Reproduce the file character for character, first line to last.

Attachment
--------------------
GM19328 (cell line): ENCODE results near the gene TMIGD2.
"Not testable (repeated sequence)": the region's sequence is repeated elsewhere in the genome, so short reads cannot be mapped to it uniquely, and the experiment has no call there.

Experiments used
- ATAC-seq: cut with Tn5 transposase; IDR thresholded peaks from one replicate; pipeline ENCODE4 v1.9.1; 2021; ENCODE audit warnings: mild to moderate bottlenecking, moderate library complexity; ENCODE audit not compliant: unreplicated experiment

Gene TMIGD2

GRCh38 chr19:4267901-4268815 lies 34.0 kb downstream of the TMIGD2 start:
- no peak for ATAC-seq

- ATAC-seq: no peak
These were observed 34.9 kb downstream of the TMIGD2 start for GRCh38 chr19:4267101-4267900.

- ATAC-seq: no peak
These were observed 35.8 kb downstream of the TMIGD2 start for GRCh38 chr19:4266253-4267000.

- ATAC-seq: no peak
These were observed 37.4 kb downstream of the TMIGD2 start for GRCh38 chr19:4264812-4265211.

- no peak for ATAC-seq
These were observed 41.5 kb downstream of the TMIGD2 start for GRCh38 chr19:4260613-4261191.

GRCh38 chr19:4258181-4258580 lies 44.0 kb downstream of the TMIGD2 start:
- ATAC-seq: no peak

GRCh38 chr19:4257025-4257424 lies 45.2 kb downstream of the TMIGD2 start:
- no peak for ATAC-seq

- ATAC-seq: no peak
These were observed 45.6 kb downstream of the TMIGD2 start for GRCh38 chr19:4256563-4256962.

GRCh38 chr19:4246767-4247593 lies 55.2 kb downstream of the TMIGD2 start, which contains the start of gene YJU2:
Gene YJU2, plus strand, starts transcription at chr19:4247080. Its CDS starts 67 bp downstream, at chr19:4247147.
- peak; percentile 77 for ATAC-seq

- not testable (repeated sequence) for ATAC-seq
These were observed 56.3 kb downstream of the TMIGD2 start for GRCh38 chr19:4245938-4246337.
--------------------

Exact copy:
GM19328 (cell line): ENCODE results near the gene TMIGD2.
"Not testable (repeated sequence)": the region's sequence is repeated elsewhere in the genome, so short reads cannot be mapped to it uniquely, and the experiment has no call there.

Experiments used
- ATAC-seq: cut with Tn5 transposase; IDR thresholded peaks from one replicate; pipeline ENCODE4 v1.9.1; 2021; ENCODE audit warnings: mild to moderate bottlenecking, moderate library complexity; ENCODE audit not compliant: unreplicated experiment

Gene TMIGD2

GRCh38 chr19:4267901-4268815 lies 34.0 kb downstream of the TMIGD2 start:
- no peak for ATAC-seq

- ATAC-seq: no peak
These were observed 34.9 kb downstream of the TMIGD2 start for GRCh38 chr19:4267101-4267900.

- ATAC-seq: no peak
These were observed 35.8 kb downstream of the TMIGD2 start for GRCh38 chr19:4266253-4267000.

- ATAC-seq: no peak
These were observed 37.4 kb downstream of the TMIGD2 start for GRCh38 chr19:4264812-4265211.

- no peak for ATAC-seq
These were observed 41.5 kb downstream of the TMIGD2 start for GRCh38 chr19:4260613-4261191.

GRCh38 chr19:4258181-4258580 lies 44.0 kb downstream of the TMIGD2 start:
- ATAC-seq: no peak

GRCh38 chr19:4257025-4257424 lies 45.2 kb downstream of the TMIGD2 start:
- no peak for ATAC-seq

- ATAC-seq: no peak
These were observed 45.6 kb downstream of the TMIGD2 start for GRCh38 chr19:4256563-4256962.

GRCh38 chr19:4246767-4247593 lies 55.2 kb downstream of the TMIGD2 start, which contains the start of gene YJU2:
Gene YJU2, plus strand, starts transcription at chr19:4247080. Its CDS starts 67 bp downstream, at chr19:4247147.
- peak; percentile 77 for ATAC-seq

- not testable (repeated sequence) for ATAC-seq
These were observed 56.3 kb downstream of the TMIGD2 start for GRCh38 chr19:4245938-4246337.